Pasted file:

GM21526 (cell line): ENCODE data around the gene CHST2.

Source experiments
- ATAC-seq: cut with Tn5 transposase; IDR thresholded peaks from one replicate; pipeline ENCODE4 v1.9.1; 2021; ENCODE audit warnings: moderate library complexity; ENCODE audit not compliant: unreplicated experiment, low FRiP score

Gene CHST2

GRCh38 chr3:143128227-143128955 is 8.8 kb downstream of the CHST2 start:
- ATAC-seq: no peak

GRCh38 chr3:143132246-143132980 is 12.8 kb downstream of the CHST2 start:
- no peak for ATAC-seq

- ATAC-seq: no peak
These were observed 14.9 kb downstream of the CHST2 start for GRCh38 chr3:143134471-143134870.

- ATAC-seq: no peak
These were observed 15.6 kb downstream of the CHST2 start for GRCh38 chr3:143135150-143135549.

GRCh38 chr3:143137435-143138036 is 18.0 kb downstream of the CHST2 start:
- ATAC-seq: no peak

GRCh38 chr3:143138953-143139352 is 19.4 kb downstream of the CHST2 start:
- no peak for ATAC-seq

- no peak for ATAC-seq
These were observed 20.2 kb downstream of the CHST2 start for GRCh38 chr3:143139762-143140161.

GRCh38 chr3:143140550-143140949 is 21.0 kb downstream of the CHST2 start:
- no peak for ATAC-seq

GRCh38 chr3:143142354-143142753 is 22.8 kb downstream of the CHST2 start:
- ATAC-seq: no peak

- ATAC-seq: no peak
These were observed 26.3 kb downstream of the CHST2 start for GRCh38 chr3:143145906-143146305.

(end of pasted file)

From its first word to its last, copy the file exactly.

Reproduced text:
GM21526 (cell line): ENCODE data around the gene CHST2.

Source experiments
- ATAC-seq: cut with Tn5 transposase; IDR thresholded peaks from one replicate; pipeline ENCODE4 v1.9.1; 2021; ENCODE audit warnings: moderate library complexity; ENCODE audit not compliant: unreplicated experiment, low FRiP score

Gene CHST2

GRCh38 chr3:143128227-143128955 is 8.8 kb downstream of the CHST2 start:
- ATAC-seq: no peak

GRCh38 chr3:143132246-143132980 is 12.8 kb downstream of the CHST2 start:
- no peak for ATAC-seq

- ATAC-seq: no peak
These were observed 14.9 kb downstream of the CHST2 start for GRCh38 chr3:143134471-143134870.

- ATAC-seq: no peak
These were observed 15.6 kb downstream of the CHST2 start for GRCh38 chr3:143135150-143135549.

GRCh38 chr3:143137435-143138036 is 18.0 kb downstream of the CHST2 start:
- ATAC-seq: no peak

GRCh38 chr3:143138953-143139352 is 19.4 kb downstream of the CHST2 start:
- no peak for ATAC-seq

- no peak for ATAC-seq
These were observed 20.2 kb downstream of the CHST2 start for GRCh38 chr3:143139762-143140161.

GRCh38 chr3:143140550-143140949 is 21.0 kb downstream of the CHST2 start:
- no peak for ATAC-seq

GRCh38 chr3:143142354-143142753 is 22.8 kb downstream of the CHST2 start:
- ATAC-seq: no peak

- ATAC-seq: no peak
These were observed 26.3 kb downstream of the CHST2 start for GRCh38 chr3:143145906-143146305.